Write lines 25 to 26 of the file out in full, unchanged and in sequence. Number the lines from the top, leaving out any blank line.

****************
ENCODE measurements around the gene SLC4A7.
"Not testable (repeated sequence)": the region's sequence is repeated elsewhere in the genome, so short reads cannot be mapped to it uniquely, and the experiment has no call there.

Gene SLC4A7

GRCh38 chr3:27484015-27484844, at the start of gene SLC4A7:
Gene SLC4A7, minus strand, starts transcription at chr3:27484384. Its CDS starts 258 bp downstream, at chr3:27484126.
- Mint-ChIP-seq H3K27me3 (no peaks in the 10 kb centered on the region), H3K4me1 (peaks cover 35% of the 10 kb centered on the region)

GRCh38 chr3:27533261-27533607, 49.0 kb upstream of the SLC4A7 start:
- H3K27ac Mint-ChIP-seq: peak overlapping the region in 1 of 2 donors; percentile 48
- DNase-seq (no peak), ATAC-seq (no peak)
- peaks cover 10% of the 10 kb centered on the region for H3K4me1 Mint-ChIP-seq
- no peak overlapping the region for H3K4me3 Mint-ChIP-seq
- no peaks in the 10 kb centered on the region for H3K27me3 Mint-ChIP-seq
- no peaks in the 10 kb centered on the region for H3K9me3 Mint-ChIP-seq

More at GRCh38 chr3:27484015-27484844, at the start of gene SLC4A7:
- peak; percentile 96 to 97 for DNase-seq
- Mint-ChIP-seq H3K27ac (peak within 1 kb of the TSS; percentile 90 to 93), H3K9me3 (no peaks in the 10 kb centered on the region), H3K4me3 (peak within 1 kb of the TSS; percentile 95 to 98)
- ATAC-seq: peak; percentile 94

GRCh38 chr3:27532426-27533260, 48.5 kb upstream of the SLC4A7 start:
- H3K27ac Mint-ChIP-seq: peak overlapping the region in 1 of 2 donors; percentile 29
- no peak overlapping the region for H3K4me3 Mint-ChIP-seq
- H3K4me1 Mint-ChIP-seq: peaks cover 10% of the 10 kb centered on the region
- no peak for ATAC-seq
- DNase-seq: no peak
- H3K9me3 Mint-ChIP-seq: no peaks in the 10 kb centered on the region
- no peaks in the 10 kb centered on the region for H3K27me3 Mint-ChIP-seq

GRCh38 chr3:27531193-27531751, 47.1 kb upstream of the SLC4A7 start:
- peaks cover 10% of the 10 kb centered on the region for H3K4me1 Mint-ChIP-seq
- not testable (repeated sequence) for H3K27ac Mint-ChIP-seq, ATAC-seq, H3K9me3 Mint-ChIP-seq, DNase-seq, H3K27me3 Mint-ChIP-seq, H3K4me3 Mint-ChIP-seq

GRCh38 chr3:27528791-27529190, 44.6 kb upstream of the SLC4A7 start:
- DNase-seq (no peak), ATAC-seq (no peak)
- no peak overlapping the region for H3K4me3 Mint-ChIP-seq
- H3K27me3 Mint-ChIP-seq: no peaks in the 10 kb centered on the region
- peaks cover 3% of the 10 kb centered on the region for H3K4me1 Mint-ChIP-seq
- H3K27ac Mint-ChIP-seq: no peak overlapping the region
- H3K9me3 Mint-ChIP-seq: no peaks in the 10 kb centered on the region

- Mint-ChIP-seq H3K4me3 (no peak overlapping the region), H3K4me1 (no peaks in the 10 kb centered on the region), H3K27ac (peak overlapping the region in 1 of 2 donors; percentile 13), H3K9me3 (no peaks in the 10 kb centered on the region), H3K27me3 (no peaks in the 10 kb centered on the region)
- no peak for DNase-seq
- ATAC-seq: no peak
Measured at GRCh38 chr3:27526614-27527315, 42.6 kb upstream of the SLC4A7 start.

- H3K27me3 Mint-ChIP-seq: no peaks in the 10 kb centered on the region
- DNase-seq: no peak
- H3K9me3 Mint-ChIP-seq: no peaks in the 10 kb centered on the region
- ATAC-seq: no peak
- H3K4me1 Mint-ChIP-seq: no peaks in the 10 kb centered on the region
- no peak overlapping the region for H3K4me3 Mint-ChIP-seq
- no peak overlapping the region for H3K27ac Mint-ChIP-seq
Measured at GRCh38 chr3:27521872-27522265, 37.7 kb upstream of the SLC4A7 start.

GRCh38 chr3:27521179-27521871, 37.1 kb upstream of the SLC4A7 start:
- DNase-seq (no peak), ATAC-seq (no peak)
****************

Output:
- no peaks in the 10 kb centered on the region for H3K27me3 Mint-ChIP-seq

GRCh38 chr3:27531193-27531751, 47.1 kb upstream of the SLC4A7 start: